• The Federal Minimum Wage of $1.60 in 1968 would be worth $8.30 in today’s dollars
poverty and health
Poverty and Health
  • The Federal Minimum Wage increased from $5.15/hr ($10,712/yr) to $5.85/hour ($12,168/yr) in 2007
  • The FMW will increase to $6.55/hr ($13,624/yr) in 2008
  • The FMW will increase to $7.25/hr ($15,050/yr) in 2009
  • The NC MW is $6.15/hour or $12,792/year
poverty and health35
Poverty and Health
  • The Federal Poverty Guideline (FPG) was established in 1965 as a budget necessary to prevent starvation in an emergency or temporary situation
  • The FPG is $9.93/hour (with health benefits, or $12.00 without health benefits) or $20,650/year for a full-time, year round worker supporting a family of four
poverty and health36
Poverty and Health
  • Public Policy and Values:
    • The American work ethic dictates that individuals sustain their families and themselves with gainful employment; i.e., a personal responsibility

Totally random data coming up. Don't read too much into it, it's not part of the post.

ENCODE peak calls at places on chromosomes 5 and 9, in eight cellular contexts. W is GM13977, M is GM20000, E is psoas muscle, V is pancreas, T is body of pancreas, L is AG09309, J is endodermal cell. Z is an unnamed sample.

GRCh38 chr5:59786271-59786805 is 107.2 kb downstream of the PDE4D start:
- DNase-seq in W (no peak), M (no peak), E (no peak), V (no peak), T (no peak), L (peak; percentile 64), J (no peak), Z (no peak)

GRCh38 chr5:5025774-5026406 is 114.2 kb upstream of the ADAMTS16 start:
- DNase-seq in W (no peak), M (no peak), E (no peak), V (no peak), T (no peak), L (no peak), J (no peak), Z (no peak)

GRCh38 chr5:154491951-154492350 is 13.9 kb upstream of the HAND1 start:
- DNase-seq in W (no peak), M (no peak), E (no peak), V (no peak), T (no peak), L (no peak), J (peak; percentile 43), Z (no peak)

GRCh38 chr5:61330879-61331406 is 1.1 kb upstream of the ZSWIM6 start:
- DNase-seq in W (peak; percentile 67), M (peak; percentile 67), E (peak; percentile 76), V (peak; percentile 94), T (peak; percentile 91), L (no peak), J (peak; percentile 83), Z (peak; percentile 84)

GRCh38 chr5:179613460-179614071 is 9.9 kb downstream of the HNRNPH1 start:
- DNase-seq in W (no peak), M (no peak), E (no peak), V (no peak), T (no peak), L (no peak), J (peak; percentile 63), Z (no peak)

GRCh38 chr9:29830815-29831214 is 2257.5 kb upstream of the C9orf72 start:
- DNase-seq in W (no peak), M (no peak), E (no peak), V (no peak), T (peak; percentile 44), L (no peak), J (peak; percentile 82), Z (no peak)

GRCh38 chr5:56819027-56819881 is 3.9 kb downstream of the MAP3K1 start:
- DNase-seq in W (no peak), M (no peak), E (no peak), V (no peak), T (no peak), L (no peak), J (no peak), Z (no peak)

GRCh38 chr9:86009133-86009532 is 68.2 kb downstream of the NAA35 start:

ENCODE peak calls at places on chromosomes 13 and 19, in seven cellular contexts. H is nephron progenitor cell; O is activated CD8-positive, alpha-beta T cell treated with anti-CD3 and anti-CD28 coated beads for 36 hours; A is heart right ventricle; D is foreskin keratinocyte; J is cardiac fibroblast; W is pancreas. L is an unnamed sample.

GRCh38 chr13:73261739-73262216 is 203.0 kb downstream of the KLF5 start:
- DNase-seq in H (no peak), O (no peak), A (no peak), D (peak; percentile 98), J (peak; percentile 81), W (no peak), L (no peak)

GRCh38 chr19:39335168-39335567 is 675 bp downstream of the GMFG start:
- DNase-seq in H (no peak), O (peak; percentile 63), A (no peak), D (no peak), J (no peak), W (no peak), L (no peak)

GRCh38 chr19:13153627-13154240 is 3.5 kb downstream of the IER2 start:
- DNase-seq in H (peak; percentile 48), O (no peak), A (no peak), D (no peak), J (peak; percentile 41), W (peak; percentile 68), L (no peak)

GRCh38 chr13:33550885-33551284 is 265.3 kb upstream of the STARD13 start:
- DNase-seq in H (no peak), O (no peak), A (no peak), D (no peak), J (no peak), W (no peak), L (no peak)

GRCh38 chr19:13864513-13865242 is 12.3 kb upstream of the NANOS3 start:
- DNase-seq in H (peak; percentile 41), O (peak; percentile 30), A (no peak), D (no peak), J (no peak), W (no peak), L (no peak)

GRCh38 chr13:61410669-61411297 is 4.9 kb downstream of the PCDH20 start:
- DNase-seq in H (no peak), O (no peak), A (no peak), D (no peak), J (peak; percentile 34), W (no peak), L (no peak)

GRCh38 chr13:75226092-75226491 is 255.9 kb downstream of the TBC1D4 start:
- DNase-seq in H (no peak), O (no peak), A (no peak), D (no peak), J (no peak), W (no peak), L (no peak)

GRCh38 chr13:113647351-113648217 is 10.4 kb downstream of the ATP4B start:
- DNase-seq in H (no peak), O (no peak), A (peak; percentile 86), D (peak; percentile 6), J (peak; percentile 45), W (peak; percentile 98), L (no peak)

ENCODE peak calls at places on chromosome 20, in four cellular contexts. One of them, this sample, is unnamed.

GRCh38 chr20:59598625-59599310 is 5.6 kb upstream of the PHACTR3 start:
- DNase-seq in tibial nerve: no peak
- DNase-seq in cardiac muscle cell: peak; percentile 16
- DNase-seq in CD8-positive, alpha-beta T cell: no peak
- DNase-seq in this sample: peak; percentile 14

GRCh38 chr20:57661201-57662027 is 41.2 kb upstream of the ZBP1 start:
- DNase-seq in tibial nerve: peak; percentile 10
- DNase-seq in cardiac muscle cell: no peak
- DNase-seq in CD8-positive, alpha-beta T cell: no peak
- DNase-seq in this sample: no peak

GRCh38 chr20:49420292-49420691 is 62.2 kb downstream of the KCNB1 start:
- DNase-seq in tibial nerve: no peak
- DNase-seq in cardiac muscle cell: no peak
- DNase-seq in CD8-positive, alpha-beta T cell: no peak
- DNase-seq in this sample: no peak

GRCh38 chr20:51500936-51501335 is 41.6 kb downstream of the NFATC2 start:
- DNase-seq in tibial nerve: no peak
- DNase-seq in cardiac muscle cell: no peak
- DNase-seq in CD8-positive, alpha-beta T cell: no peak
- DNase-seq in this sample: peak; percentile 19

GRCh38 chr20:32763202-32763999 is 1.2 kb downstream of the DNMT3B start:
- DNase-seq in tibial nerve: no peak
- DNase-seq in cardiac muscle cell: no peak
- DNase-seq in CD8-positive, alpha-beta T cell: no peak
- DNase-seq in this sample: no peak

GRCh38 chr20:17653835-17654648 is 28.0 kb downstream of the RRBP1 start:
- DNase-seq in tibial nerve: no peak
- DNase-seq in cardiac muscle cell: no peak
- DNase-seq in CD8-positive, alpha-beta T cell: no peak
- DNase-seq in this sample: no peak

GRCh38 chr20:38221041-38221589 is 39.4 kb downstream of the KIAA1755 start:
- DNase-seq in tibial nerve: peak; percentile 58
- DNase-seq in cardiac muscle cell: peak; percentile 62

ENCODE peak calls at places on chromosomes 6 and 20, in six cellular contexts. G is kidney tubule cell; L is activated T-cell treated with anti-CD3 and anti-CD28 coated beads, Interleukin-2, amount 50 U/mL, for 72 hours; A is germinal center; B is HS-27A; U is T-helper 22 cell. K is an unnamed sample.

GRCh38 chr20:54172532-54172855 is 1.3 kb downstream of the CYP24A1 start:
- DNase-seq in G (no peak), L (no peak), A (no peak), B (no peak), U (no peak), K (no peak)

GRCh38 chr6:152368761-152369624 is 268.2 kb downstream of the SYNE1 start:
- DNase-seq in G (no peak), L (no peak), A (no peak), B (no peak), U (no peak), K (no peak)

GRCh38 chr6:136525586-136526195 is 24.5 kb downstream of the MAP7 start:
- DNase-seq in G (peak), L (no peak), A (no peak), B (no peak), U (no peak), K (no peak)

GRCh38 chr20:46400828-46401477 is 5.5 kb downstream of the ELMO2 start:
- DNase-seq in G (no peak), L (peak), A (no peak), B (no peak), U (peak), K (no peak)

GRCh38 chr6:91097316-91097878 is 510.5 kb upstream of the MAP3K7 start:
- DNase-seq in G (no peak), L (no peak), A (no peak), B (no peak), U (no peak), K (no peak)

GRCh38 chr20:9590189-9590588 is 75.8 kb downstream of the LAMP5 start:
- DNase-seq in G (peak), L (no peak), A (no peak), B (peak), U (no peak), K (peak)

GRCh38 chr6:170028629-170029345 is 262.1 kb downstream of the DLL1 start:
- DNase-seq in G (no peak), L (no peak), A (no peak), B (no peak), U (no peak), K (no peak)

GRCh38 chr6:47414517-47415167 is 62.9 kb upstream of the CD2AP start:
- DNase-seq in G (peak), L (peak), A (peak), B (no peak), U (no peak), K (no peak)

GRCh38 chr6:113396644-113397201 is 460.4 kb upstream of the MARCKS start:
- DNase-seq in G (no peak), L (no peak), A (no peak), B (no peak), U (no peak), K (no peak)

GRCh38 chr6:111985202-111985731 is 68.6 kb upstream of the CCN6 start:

• Yet we expect individuals to work for half the income necessary on which to do so.
    • Those living in poverty do not have the same opportunity to be healthy as those with means.
public policy to change values
Public Policy to Change Values
  • Leadership of Professionals and Public Officials
  • Infant car seats in Tennessee (1979)
    • Bicycle helmets in NC (2001)
  • Civil Rights Legislation and Case Law
references
References
  • Healthy Communities through Collaboration: Public Health and Land Use Planning. American Planning Association. : http://www.planning.org/research/healthycommunities.htm
  • Schulz AJ, et. al. 2002. Racial and Spatial Relations as Fundamental Determinants of Health in Detroit. The Milbank Quarterly 2(4):677-707.